What influence did Socrates and Plato have on ancient Greece?


We know that Socrates and Plato are two of the most influential Greek philosophers in current Western society. But what influence did they have in the Greece of their time and subsequent centuries? Were some of the pre-Socratic philosophers more, equal or less influential, say, from years -300 to +300?


Posted 2020-12-02T16:56:34.510

Reputation: 1 364

Socrates was very influential for Plato, but there are no extant works of Socrates (if any). – Mauro ALLEGRANZA – 2020-12-02T17:15:06.687

Regarding Plato, his influence was immense: Plato is the first Greek philosopher for which works remains. This means that previous philosopher (so-called presocratics) were in a sense "cancelled out) by him. – Mauro ALLEGRANZA – 2020-12-02T17:16:52.870

Aristotle was tutor of Alexander The Great, who went on to create the largest empire the world had seen, & had a vested interest in championing Hellenic culture to legitimise himself. I was reading about Plato going to Syracuse, & shennanigans there https://en.wikipedia.org/wiki/Dion_of_Syracuse

– CriglCragl – 2020-12-02T17:33:14.407

@MauroALLEGRANZA That's true today, but not true at all in the years -300 to +300 – b a – 2020-12-02T18:09:12.630

Plato's influence waned even in his own Academy about a century after his death in 347BC, from Arcesilaus to Carneades academics favored skepticism. Judging by Roman sources, the most popular philosophers in the Hellenistic and early imperial periods were Epicureans and Stoics, which suggests influence of Democritus and Heraclitus of the pre-Socratic figures, Chrysippus was considered Aristotle's equal. Pyrrho's school of skepticism was also influential. The re-emergence of Plato's influence is associated with Plotinus c. 250 AD, subsequent Academy fused Plato with Aristotle. – Conifold – 2020-12-02T20:14:36.910



A good question and I'm not sure the answer is so obvious, though there is probably good scholarly research on the topic.

Socrates was written about by Plato, Xenophon, and Aristophanes and, of course, tried and condemned on the basis of his supposedly impious "influence" on the noble youth of Athens. So there was clearly local and contemporary influence. But he did not write or travel, so he was probably not as well known at the time as figures like Parmenides or Protagoras or, say, Anaxagoras, who was an influential companion of Pericles.

Plato, of course, wrote many works and travelled and founded a school. Though we can't count printed citations from antiquity, it is fair to say that the survival of copies of so many of his works (unlike those of the great dramatists, say)testifies to a large and widespread contemporary influence. But "influence" is hard to measure and it is hard to escape the long shadow of Plato's enormous retrospective influence and later adoption within Christianity.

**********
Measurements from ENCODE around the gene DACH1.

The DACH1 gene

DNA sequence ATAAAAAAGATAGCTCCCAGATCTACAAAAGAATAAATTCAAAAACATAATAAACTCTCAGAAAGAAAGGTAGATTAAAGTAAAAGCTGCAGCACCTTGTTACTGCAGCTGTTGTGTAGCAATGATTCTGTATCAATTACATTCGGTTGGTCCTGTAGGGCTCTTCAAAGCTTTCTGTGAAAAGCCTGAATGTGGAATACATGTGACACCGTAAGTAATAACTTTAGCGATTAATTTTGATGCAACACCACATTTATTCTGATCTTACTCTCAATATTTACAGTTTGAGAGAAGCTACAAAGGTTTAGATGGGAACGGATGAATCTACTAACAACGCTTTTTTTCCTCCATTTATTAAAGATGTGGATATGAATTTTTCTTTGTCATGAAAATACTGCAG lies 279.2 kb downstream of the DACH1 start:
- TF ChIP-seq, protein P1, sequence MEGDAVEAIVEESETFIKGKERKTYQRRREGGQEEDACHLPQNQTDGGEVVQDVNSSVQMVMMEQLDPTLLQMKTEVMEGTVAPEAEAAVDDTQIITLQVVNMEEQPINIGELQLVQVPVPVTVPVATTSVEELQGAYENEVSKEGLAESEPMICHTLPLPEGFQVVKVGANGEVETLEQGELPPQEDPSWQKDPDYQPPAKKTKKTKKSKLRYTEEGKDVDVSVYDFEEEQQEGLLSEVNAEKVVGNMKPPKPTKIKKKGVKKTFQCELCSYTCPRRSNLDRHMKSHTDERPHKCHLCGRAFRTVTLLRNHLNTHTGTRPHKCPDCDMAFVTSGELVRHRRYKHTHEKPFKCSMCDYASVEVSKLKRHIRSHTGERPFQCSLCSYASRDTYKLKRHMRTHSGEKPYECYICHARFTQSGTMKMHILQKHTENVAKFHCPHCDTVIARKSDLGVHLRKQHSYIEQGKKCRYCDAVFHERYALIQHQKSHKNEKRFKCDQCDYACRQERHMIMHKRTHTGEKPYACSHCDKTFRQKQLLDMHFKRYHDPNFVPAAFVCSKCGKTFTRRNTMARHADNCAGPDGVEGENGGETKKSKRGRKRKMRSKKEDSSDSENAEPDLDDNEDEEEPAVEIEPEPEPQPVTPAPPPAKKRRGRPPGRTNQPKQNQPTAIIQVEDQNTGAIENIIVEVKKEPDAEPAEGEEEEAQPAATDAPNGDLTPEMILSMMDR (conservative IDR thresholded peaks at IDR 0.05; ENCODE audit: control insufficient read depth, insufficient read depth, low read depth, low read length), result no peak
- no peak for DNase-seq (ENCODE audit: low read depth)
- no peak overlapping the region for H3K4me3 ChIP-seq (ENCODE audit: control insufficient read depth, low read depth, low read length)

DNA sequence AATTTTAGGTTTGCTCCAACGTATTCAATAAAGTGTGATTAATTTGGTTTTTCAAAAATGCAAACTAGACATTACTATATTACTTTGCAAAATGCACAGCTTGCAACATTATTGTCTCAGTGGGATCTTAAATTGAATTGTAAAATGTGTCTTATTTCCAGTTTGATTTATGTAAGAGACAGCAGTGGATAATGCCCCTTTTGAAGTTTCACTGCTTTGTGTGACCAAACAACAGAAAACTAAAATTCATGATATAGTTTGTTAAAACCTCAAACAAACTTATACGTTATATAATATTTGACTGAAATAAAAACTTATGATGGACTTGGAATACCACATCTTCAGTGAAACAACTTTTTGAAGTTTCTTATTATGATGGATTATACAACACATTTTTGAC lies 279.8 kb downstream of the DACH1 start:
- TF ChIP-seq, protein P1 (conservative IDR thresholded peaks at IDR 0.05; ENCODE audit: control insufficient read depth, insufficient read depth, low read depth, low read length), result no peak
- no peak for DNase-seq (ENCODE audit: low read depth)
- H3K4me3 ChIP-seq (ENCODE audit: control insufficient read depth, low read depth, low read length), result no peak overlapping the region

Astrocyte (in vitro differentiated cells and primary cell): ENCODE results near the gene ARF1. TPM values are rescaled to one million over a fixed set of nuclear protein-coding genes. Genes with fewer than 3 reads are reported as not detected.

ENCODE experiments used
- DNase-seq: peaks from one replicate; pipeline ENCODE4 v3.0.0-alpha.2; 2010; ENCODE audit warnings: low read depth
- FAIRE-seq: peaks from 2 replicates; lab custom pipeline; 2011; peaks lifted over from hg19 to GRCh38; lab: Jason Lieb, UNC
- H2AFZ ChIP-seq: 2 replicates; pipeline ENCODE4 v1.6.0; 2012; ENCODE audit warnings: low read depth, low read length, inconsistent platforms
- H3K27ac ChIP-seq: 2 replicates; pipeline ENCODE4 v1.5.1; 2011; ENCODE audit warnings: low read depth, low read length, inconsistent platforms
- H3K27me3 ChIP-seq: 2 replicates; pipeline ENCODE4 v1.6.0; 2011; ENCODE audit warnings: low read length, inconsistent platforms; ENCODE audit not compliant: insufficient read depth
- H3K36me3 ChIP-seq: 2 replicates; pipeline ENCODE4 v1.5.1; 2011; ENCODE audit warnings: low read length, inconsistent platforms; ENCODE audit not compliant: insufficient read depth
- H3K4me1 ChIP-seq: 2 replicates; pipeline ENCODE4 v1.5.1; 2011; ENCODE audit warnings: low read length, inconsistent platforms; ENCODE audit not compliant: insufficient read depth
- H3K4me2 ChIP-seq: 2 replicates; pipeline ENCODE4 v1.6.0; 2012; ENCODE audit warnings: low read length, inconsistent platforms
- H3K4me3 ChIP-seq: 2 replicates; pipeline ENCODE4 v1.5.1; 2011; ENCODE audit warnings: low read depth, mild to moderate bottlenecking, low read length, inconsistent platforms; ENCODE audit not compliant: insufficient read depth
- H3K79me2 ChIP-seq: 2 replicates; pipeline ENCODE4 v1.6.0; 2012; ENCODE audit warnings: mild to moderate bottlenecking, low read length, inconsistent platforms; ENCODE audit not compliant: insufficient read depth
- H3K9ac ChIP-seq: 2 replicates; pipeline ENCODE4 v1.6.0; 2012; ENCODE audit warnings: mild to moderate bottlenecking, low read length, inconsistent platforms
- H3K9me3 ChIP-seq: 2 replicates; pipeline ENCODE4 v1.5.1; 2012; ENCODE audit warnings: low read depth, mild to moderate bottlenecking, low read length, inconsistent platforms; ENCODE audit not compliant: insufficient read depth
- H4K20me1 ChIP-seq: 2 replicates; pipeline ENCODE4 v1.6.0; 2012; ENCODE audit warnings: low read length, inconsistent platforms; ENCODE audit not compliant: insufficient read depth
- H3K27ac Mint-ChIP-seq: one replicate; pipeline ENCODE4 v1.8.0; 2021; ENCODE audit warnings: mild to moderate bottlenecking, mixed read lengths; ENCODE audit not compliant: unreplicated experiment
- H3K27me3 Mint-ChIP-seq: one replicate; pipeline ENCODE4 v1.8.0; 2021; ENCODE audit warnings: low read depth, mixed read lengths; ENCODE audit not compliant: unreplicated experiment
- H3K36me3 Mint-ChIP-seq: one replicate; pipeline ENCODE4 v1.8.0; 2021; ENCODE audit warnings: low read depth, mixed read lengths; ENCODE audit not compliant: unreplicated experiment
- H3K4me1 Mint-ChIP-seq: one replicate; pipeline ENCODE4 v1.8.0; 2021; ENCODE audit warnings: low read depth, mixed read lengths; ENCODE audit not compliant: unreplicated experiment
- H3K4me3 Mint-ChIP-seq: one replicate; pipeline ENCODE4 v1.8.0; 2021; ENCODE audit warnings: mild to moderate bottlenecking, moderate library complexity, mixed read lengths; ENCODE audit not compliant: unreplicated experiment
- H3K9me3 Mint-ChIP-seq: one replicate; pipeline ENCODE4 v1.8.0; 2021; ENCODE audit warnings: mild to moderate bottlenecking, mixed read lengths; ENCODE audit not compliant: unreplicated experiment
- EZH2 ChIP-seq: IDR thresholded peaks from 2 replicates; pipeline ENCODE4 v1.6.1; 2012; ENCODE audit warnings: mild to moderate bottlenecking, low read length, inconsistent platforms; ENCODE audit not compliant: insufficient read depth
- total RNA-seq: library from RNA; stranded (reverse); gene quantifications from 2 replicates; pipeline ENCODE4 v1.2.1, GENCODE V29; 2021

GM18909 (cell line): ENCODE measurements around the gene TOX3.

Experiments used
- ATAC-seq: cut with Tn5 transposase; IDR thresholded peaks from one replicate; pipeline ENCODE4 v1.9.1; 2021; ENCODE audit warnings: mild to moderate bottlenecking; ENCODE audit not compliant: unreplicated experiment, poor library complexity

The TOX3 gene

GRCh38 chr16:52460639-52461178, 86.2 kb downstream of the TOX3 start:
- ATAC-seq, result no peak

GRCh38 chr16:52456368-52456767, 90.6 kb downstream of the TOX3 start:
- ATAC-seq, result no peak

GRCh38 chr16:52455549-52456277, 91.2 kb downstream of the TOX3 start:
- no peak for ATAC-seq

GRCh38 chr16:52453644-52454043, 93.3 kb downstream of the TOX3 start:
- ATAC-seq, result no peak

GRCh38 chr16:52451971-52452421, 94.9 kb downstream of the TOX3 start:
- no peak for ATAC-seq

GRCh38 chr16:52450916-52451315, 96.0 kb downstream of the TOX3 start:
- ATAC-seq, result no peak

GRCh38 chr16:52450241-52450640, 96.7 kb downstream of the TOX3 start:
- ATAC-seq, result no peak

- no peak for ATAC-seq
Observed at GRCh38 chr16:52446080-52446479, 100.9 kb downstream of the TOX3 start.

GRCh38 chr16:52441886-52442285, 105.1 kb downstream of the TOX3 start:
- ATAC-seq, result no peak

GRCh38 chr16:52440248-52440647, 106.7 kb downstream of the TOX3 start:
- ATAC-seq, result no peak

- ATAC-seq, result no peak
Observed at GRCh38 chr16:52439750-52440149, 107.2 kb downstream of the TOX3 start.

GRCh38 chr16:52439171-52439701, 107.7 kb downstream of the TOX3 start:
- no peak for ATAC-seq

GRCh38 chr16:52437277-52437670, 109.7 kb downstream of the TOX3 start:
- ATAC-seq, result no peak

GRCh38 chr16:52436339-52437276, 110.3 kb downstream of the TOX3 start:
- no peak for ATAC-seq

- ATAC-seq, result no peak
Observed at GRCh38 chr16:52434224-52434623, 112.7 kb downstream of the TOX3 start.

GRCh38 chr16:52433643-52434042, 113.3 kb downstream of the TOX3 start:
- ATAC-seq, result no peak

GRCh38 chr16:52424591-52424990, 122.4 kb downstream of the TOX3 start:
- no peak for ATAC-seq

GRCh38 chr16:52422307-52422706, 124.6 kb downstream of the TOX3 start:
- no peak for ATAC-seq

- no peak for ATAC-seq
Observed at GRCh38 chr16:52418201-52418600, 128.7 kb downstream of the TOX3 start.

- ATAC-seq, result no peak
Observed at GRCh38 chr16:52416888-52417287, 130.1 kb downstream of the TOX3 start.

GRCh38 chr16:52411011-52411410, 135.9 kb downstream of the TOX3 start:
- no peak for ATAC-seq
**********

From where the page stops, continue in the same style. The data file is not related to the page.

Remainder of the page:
But it is interesting to consider, I don't recall reading anything specific about Plato's contemporary fame or impact on affairs of state or reputation vis a vis contemporary philosophers, so many of whom are in fact preserved in his writings. But I would guess his founding of the Academy alone would rank him among the most influential men of his age and a prolific source of ideas and learning for centuries after.

Nelson Alexander

Posted 2020-12-02T16:56:34.510

Reputation: 11 748


"What influence did Socrates and Plato have on ancient Greece?" Not very remarkable: Socrates was executed and Plato's later work is, as Charles Kahn puts it, "post-socratic" in a strong sense, Socrates' role being mostly decorative.(see Kahn, Plato and the post-socratic dialogues, Cambr.2013). And very early the Academy started casting Plato as a pythagorean (a market for archaic looking fakes being thus created). Aristotle's work was eclipsed for more than 200 years but then it made a spectacular comeback and from the viewpoint of late antiquity he is probably the most important figure. Platonists did the impossible to show that he just followed Plato and even today there are people who believe their propaganda.(see Karamanolis, Plato and Aristotle in agreement?, Oxf.2006) During the hellenistic era Greek Stoicism has been the widely known synthesis with Chrysippus being a most prolific author and Posidonius probably the most respected one. However of their texts nothing survived; the romans took interest just in stoic morality while later christians fiercely attacked them.

Such historical details come to show that importance is mostly a perspective, depending on available traces; Plato's works were preserved in Byzance first of all as fine literature while some 3/4 the texts of Aristotle are lost and the remains are not really finished (or polished). Scholastics revived Aristotle more a millenium after his time and reworked as Neothomism it is still the official church doctrine. Renaissance humanists and, sometime later, German philologists upheld Plato who enjoys popularity by being much more "user friendly". Even if it is difficult to judge how biased is Diogen Laertius he is the sole source presenting a more or less full view of philosophical scene from the first centuries of CE. Plato and/or Socrates do not seem to have been particularily important.


Posted 2020-12-02T16:56:34.510

Reputation: 3 109